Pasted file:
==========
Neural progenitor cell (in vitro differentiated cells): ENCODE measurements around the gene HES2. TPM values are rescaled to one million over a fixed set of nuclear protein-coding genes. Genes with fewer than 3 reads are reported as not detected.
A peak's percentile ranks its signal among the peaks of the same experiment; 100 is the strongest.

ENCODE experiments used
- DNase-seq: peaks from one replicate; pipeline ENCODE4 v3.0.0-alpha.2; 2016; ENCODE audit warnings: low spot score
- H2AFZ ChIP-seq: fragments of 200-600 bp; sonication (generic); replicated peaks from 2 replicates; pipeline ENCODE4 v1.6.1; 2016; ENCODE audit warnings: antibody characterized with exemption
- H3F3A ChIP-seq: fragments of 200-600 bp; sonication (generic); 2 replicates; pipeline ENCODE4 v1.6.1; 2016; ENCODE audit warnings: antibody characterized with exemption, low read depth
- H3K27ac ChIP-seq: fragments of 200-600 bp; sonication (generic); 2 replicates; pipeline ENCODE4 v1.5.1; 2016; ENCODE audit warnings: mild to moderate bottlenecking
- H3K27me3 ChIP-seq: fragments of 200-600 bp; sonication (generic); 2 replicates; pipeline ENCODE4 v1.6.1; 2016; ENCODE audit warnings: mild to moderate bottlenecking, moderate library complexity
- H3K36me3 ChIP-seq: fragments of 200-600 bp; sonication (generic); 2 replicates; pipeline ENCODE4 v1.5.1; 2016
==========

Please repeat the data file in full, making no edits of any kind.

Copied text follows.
Neural progenitor cell (in vitro differentiated cells): ENCODE measurements around the gene HES2. TPM values are rescaled to one million over a fixed set of nuclear protein-coding genes. Genes with fewer than 3 reads are reported as not detected.
A peak's percentile ranks its signal among the peaks of the same experiment; 100 is the strongest.

ENCODE experiments used
- DNase-seq: peaks from one replicate; pipeline ENCODE4 v3.0.0-alpha.2; 2016; ENCODE audit warnings: low spot score
- H2AFZ ChIP-seq: fragments of 200-600 bp; sonication (generic); replicated peaks from 2 replicates; pipeline ENCODE4 v1.6.1; 2016; ENCODE audit warnings: antibody characterized with exemption
- H3F3A ChIP-seq: fragments of 200-600 bp; sonication (generic); 2 replicates; pipeline ENCODE4 v1.6.1; 2016; ENCODE audit warnings: antibody characterized with exemption, low read depth
- H3K27ac ChIP-seq: fragments of 200-600 bp; sonication (generic); 2 replicates; pipeline ENCODE4 v1.5.1; 2016; ENCODE audit warnings: mild to moderate bottlenecking
- H3K27me3 ChIP-seq: fragments of 200-600 bp; sonication (generic); 2 replicates; pipeline ENCODE4 v1.6.1; 2016; ENCODE audit warnings: mild to moderate bottlenecking, moderate library complexity
- H3K36me3 ChIP-seq: fragments of 200-600 bp; sonication (generic); 2 replicates; pipeline ENCODE4 v1.5.1; 2016